Although this state of affairs was probably unpredictable, Pope Francis’ attitude was already clearly set out in stories of his years in Argentina. Here, the third revealing detail from his latest trip comes out. In general, Pope Francis is unpredictable. But this unpredictability is tolerated by those who pushed for his election, while some among his supporters who may eventually succeed him as pope are increasingly seen enjoying the public spotlight. The focus of the papal trip to the Philippines concerned the poor, because – as Evangelii gaudium emphasizes – “there is an inseparable bond between our faith and the poor.” This focus on the poor has unbelievably strengthened the image of Cardinal Luis Antonio Tagle, the Archbishop of Manila, who has received ever more insistent media attention. Will he be one of the choices for pope in the ‘post-Francis’ era?

Cardinal Pietro Parolin, the Secretary of State, probably hopes not. As usual, Cardinal Parolin accompanied the Pope during the trip, and filled in for him at the meeting on the first day with Sri Lankan bishops that Pope Francis had to cancel due to fatigue. Step by step, Cardinal Parolin is building up his profile. Back in Rome, he will handle the dossier for the succession of Giuseppe Profiti as president of the Bambino Gesù Hospital which is a proud holding of the Holy See. Cardinal Parolin had already taken over the control of the hospital, establishing a board of directors as a ‘link’ body between the president and the administrative board. Now he has to make the right choice for the new head of one of the best pediatric hospitals in Europe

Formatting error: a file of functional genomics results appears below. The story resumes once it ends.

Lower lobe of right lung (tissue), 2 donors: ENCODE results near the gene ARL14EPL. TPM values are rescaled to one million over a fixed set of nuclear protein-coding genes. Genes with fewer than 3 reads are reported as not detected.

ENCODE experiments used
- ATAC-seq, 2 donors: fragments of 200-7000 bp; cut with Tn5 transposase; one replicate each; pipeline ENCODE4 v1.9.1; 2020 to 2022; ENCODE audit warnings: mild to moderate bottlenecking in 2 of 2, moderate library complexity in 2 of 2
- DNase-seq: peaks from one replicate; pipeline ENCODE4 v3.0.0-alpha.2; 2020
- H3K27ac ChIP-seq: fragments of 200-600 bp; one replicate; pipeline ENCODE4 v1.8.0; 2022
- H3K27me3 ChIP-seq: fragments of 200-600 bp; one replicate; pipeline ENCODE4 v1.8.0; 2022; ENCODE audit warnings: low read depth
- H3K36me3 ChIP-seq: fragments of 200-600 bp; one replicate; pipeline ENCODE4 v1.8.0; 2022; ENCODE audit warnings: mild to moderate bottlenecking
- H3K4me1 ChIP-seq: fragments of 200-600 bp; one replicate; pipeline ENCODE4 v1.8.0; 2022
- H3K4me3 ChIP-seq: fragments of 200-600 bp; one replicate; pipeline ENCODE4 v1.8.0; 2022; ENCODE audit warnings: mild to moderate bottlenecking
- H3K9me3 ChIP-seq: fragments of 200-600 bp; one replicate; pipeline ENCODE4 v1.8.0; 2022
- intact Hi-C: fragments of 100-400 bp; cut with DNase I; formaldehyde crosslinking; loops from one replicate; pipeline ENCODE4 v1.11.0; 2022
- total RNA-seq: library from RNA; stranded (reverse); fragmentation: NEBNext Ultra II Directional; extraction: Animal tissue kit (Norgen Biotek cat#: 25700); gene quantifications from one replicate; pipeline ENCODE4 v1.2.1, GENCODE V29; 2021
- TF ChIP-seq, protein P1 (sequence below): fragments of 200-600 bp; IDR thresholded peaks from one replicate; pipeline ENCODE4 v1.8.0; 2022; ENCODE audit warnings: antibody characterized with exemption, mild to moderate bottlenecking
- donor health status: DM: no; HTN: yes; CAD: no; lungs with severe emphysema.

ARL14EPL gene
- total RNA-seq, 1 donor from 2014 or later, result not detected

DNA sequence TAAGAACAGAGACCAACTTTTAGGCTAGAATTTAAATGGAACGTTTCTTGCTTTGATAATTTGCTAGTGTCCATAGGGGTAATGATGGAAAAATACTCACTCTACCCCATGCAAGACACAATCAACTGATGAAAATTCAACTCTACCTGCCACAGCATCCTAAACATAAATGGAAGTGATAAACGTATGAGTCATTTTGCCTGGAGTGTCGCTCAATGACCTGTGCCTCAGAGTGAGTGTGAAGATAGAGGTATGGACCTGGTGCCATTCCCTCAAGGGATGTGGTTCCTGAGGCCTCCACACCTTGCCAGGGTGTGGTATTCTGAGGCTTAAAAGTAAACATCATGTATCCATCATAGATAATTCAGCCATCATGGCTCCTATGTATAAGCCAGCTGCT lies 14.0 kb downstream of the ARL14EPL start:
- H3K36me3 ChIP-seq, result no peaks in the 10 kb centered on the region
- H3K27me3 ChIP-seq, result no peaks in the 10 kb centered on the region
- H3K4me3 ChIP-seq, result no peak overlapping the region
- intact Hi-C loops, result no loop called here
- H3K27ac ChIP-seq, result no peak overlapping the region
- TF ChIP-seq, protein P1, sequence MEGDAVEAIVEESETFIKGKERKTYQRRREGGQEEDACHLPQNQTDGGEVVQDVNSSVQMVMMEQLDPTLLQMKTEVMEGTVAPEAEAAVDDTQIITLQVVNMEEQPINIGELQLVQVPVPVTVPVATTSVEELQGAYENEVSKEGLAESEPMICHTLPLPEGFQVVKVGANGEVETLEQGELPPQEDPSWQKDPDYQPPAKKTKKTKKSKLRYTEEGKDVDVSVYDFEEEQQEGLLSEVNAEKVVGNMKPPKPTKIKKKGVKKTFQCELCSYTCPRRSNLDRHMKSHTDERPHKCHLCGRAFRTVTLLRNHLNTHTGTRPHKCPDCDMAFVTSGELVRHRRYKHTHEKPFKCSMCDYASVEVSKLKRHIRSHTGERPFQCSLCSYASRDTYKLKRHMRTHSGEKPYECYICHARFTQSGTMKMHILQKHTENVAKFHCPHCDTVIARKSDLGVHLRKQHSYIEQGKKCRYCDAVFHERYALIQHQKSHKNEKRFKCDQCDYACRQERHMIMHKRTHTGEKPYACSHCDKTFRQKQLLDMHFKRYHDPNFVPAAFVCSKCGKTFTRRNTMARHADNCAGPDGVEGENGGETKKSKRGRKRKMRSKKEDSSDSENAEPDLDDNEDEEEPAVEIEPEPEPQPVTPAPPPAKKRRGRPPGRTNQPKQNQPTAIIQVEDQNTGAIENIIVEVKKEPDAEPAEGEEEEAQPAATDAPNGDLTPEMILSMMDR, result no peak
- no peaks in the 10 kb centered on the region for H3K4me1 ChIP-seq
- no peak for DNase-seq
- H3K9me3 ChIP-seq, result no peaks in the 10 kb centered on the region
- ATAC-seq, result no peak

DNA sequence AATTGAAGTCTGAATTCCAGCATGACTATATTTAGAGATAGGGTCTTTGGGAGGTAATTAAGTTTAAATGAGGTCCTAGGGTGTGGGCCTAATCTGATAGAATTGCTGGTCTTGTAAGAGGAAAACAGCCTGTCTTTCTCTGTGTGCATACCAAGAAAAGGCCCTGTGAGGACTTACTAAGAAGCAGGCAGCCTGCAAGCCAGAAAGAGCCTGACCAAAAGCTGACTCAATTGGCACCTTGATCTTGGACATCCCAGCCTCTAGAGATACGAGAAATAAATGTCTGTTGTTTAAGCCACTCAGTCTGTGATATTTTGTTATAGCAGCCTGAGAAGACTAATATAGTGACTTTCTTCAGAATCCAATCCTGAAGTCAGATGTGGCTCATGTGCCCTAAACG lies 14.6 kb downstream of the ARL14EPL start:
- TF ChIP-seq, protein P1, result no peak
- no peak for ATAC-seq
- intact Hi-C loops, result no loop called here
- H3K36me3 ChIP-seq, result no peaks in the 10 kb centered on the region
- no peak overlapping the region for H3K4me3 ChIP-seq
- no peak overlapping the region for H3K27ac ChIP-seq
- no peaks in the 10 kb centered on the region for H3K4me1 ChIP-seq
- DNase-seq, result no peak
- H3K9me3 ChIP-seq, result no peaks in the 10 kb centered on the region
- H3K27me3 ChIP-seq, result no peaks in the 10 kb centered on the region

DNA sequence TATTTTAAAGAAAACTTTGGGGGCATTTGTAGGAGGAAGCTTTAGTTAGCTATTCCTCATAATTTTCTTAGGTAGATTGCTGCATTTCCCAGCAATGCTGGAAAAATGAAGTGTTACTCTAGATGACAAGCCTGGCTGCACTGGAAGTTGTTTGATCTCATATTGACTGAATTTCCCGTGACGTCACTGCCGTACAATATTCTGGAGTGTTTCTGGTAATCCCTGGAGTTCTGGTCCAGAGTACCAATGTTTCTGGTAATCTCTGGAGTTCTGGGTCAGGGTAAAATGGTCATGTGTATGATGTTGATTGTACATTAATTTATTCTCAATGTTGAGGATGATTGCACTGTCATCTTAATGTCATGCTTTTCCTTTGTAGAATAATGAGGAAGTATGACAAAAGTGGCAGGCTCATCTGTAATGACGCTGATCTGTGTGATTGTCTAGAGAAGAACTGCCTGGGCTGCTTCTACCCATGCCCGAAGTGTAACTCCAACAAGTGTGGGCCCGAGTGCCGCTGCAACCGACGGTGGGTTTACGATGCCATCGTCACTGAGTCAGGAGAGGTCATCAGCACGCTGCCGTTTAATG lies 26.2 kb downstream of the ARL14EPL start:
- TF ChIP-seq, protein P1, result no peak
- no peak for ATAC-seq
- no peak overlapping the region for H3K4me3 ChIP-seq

Likewise, Cardinal Parolin needs to strengthen his hand in dealing with conflicts concerning the eventual competencies of the Secretariat for the Economy that is still without a governing statute, and he has to address Curia reform in order to keep it from touching the Secretariat of State that was initially supposed to be divided into a number of smaller entities. With his subtle but firm way of acting, Cardinal Parolin has gained stature. He is working in harmony with Cardinal Giuseppe Bertello, number one in the Vatican City State administration, and the two share a concept for the reform of the Vatican City State that makes it less a “State” and more a “service to the mission of the Church.” One of the next moves may be to issue a unified balance sheet for Vatican City State and the Holy See instead of two separate balance sheets.